I’m sat on a folded-up blanket on the floor of my office. My desk doesn’t feel right today, I can’t focus and coffee isn’t helping.
My days feel like endless game of whack-a-mole, except the mole is incoming emails, pushed-back appointments and unfinished projects and I just can’t seem to get ahead of it. I feel as though I’m working harder but I can’t catch up. I see the finish, but someone keeps moving the line.
So here I am on the floor, wondering if gravity is to blame for this feeling (Spoiler – it wasn’t.)
I was running on empty, and I think that is what burnout is. To me, it’s an emptiness. It’s mental exhaustion which drains your motivation and passion. It removes the hope that your workload is going to get easier, or that there is a solution to help you get back up to speed.
Stress is different in that sense. With stress you’re still going, drowning in your to-do list rather than being drained or dried up. Motivation remains, and you still try to push through and swim to the surface. Deep down I know things will get better when I’m feeling stressed. It’s temporary. But burnout feels relentless, hopeless and isolating.
Although there’s overlap, I’m sure.
So, let’s go back to that day. The day I was on my office floor.
I shut my laptop. I forgave myself for needing a time out and I went for a walk. I came back and had some lunch, and then a nap. My boyfriend came back and checked in, encouraged me to write it out and journal, and then we played Rummikub until I opted for an early night.
I wasn’t ‘fixed’ the next day. Actually, the next morning was worse. I was falling out of love with my work, something I absolutely love. Days turned into weeks and finally, I stopped.
Today, I feel really lucky. I have a job that allows for some flexibility with my hours, and a workplace that is very supportive when things feel overwhelming. First Steps ED are passionate people.
But still, with passion comes the pressure to do well, to be there and to continue our endless effort of supporting people, colleagues, service users and peers. We still need to pause and fill that cup… And it’s true that sometimes a weekend isn’t enough.
I still need time to remind myself of my values and my purpose, and sometimes I take time away to reconnect with all the wonderful reasons I do what I do. And here’s how I did it before, and how i continue to check in:
- First (as I mentioned) I spoke to someone. For me, it was a trusted colleague and someone I knew could help me see for the wood for the trees, so to speak. Not only did this help me feel validated in what I was feeling, but it also helped me to recognise that I was doing too much.
I had always excused my over-working as enthusiasm, as many people so. It is good to be excited about your work, and passionate about all that you do… So long as that doesn’t come at a cost to other areas and aspects of your life. And sometimes you need someone to tell you that.
- I’m learning to say no. So, I won’t sit here and tell you that I’ve mastered the art of saying no. That would be a lie. Whilst only a short word, it holds so much power. Even when I have said no recently, I find myself overthinking the repercussions, or feeling guilty to whoever’s workload it lands on. HOWEVER. When I am able to reflect, I know that sometimes a ‘no’ can be the best way of supporting my wellbeing and mental health… The world can’t end because of an unanswered email.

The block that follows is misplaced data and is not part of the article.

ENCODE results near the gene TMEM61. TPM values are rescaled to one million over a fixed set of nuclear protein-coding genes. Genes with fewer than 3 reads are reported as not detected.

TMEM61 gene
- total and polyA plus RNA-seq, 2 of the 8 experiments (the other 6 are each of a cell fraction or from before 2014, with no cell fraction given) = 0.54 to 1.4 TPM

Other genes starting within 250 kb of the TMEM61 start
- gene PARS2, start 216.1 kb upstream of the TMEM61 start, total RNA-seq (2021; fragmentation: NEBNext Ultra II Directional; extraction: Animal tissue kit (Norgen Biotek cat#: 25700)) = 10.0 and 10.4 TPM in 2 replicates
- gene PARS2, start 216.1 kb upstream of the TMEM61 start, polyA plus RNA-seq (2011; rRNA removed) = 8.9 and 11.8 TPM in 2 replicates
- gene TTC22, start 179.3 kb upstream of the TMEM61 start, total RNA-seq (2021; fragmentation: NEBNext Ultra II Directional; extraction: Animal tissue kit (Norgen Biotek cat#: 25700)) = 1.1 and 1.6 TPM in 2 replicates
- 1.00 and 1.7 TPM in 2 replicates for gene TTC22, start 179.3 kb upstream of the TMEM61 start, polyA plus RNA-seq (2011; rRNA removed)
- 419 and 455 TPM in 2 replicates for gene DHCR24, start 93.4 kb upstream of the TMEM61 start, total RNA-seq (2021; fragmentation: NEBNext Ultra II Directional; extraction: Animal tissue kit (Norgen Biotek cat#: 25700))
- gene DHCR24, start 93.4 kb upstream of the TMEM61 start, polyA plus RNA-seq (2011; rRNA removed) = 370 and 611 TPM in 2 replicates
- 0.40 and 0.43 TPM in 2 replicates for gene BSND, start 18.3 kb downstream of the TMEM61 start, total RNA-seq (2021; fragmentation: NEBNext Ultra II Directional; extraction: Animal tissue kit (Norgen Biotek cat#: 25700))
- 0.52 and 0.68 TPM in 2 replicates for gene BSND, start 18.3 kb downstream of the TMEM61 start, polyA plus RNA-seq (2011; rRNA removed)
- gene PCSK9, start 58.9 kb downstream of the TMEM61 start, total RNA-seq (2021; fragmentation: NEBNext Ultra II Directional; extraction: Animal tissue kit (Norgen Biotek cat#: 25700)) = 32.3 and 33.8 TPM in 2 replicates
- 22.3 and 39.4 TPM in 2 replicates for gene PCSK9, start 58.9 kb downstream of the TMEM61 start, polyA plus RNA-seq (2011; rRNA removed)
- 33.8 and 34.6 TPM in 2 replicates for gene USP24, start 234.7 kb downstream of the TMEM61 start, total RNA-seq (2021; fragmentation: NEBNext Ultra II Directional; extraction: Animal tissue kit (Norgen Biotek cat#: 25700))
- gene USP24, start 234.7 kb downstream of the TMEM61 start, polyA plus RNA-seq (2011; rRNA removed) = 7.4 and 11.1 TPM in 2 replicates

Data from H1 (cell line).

- Including breaks within my working day. It’s surprising how beneficial an actual lunch break is. Many will read this and say ‘Duh, I always have a lunch break!’ But I’m sure there will be an overwhelming amount of us who just tend eat on the go – reading emails or articles as you heated up leftovers from last night’s dinner. Fork in one hand and still scrolling the to-do list in the other.
Nowadays I try to take time to make something nutritious, or if I am having leftovers, I’ll use that spare time to read or to go for a walk. So long as it means time away from my laptop, it doesn’t matter.
- Speaking of Self Care… The way I engage in self-care extends much further than my approach to lunchtimes. I have an actual routine now. It’s flexible depending on what I need and how I’m feeling that day – but it is a routine all the same. I know the importance of regular meals and snacks. I like to go to the gym a couple days a week to relieve some of the tension which needs a physical outlet . I journal most evenings to help me be more compassionate to myself (and less irritable to my boyfriend!) And, in all honestly, I recognise the changes in my mood when I’m not engaging in those things.
- And if nothing else, I try to listen more to loved ones and prioritise those relationships. It sounds obvious, but these are the folks that keep you grounded and help you reset when you need to. They’re also the people who pick you up and support you when times get tough.
- Professionals can help too. I’ve recently finished up with therapy which was really helpful for building a new routine and implementing new coping mechanisms to help me manage a little better.
In the words of Adriene Mishler “find what feels good”, and figure out what you can do to avoid burnout. Where do you go here, and what you need to go to get yourself out of this hole? And try and put things in place so you don’t find yourself back here in a couple months.
If you’re worried about a loved one, or a colleague, check in with them. Ask twice. In fact, ask a third time. Even if everything is okay it is nice to know that someone is looking out for you.